The third prophecy is from the book of Daniel. It is the story of three youths who refused to bow down to a golden statue set up by King Nebuchadnezzar. Nebuchadnezzar was so angry with these three young men—Shadrach, Meshach and Abednago—that he ordered them cast into a fiery furnace. (Their original Hebrew names were Hananiah, Azariah, and Mishael) In the midst of the flames, Azariah opened his mouth and offered the prayer quoted above. And after offering this prayer, the Lord drove the fire out of the furnace, sending dew upon the flames, so that the three men were untouched by the fire.
This prophecy is the final step of the Christian journey. If the first step is seeing the signs and the second step is committing to them, then the third step is spreading the good news. Nebuchadnezzar represents all those who hate Christianity, all those who are ignorant of the truth. The fire is our world—its struggles, temptations, and even persecutions now of Christians. Who is Azarias? The one who stands up for Christ.
So, the questions are: Who is going to stand up for Christ? Who is going bring the hope of Christ in the midst of the flames? We know that Christ will protect us from the world, as he protected the three holy children from the fire. But we need people to stand up with confidence, to those who build the golden statues, and not bow down to them. The golden statue is fame and fortune, gold and riches, the things that our world seems to bow down to, the things in our world that run counter to the message of Christ. Will we bow down as well? Or will we be different.
The prayer reminds us that there is “no prince, or prophet, or leader, no burnt offering or sacrifice, or oblation or incense, no place to make an offering before Thee or to find mercy.” The only place we can go for deliverance is CHRIST. So, we need to resist the temptation to bow down at the golden statues that our secular world has set up. We need to not be afraid of being cast into the furnace of ridicule if we stand up for Christ. Many people, ourselves included, stand up in anger every day—on the roads, at the mall, on television. One cannot seem to find success unless he causes another to fail. Our world has made it all about ourselves. The journey of the Christian is to make it all about God. Heaven will be all about the Lord. In heaven we will behold God’s glory, all the time. It will be ALL about Him. And we need people to share this message because this is the message of hope and love, which will endure all things, including life’s hardships, so that we one day, when we enter our earthly tomb, we can emerge in a heavenly Resurrection.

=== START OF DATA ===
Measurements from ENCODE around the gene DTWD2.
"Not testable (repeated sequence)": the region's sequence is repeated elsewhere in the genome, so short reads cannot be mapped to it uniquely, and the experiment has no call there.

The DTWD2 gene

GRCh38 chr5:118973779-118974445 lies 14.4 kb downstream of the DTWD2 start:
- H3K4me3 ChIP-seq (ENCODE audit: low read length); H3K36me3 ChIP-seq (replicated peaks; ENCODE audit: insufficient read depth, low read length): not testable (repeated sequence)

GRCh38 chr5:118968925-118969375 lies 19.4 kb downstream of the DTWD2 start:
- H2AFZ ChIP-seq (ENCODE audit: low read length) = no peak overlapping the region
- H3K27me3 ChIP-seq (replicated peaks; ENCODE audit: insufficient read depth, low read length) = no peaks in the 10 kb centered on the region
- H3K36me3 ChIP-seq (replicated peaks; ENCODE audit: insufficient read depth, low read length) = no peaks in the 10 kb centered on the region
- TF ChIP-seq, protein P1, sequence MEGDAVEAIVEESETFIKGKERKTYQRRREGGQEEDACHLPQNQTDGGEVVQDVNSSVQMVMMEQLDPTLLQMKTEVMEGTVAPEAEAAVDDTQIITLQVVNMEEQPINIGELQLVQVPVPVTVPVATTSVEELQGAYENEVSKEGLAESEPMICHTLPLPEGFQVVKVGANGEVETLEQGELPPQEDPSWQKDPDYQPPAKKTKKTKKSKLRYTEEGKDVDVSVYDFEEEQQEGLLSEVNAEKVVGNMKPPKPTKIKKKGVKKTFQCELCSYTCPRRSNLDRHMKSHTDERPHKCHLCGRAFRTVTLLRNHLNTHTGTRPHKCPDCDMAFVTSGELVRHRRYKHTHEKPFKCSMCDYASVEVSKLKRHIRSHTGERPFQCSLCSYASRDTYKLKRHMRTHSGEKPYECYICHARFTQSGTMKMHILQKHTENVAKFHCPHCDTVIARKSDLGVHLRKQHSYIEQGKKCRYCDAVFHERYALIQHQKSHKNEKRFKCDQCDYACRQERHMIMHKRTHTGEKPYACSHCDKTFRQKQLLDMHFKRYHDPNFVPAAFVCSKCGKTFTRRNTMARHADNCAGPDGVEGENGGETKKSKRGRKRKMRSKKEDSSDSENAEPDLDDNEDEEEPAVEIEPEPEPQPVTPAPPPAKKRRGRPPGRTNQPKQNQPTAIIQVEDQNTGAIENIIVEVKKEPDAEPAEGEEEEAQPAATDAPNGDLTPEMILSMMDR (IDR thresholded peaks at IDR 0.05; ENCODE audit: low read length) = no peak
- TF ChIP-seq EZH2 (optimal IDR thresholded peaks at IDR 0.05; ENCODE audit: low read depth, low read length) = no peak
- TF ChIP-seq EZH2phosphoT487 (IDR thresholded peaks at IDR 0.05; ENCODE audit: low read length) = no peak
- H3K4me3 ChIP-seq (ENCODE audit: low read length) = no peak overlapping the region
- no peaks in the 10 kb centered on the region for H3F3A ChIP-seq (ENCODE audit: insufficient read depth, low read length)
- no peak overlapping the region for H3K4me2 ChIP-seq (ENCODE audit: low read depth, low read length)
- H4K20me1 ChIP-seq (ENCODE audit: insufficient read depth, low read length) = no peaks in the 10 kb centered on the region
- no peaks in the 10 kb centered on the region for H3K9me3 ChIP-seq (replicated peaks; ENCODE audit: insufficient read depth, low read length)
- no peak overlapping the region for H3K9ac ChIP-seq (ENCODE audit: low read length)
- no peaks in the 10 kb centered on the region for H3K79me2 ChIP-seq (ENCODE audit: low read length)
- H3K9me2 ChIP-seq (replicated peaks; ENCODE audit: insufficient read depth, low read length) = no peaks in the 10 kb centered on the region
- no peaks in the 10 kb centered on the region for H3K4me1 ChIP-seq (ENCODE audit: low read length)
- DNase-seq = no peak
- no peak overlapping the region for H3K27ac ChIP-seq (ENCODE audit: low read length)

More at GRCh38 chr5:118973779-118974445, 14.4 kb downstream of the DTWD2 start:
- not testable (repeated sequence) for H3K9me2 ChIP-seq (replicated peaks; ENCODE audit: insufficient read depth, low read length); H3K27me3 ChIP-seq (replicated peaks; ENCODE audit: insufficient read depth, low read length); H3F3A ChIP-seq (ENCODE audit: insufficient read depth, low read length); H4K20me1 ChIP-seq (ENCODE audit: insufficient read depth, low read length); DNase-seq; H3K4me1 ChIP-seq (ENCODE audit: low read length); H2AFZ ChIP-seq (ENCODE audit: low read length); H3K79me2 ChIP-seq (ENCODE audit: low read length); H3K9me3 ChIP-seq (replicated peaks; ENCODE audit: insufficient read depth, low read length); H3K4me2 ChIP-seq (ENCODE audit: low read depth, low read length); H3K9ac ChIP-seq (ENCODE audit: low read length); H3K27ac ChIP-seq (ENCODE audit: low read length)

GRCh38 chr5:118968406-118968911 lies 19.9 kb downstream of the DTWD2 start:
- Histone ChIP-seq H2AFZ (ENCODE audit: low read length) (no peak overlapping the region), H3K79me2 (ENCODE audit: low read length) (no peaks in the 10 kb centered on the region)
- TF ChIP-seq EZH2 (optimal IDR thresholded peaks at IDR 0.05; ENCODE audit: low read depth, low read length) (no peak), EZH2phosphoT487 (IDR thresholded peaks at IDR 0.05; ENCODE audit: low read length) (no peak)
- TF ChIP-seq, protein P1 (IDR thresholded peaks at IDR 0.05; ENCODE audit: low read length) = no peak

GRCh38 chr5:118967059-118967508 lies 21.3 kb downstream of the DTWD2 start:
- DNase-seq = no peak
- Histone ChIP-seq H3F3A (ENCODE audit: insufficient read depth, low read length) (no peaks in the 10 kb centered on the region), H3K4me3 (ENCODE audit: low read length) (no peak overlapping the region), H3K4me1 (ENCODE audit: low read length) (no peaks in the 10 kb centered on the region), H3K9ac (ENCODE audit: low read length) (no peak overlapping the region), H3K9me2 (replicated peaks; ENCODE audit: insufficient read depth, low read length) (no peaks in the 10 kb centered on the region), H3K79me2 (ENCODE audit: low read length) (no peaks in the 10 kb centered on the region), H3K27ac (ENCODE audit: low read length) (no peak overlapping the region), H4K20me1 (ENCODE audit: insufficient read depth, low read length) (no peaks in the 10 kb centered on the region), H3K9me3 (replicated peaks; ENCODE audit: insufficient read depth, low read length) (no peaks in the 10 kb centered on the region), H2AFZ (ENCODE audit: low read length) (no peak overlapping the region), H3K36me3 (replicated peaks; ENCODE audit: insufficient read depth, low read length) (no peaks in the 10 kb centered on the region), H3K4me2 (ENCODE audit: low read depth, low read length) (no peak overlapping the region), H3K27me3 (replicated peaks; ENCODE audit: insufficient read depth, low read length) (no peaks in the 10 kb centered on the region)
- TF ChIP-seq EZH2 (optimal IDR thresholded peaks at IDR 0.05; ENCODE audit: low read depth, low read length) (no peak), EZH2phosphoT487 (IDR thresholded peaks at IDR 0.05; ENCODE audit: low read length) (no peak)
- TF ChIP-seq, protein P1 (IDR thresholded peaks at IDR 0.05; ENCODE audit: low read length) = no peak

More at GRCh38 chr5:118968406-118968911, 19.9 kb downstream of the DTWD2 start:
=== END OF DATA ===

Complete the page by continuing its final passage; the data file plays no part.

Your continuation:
We’ve made the preparations. Now is the time to begin the journey of Holy Week. The next week of reflections, beginning tomorrow, will offer one scriptural highlight of each day of the Holy Week journey, culminating in the Resurrection of Christ on Pascha. Make this journey with an idea of what you’ll do after Pascha. Will you stay committed? Will you help others find Christ? Will you allow this experience to renew you? Will you allow it to change you? Will you step forward? By God’s grace, I hope we, myself included, will answer YES.
Blessed are You, o Lord, the God of our fathers; the most praised and most exalted to all ages; and blessed is the Name of Your Glory, the Holy and most praised, and exalted above all, to the ages. Blessed are You in the Holy Temple of Your Glory; the most praised, and exalted above all, forever. Blessed are You, Who looks over the depths, and are seated on the Cherubim; the most praised and exalted above all forever. Blessed are you on the Throne of Your Kingdom, the most praised and exalted above all, forever. Blessed are You in the firmament of Heaven, and praised and gloried to all ages. (The Hymn of the Three Youths, from Vesperal Liturgy on Holy Saturday Morning, Trans. by Fr. George Papadeas, found in Daniel 3:52-26 of the Septuagint, and in the Song of the Three Young Men 1:29-34)
Have a blessed and meaningful Holy Week journey!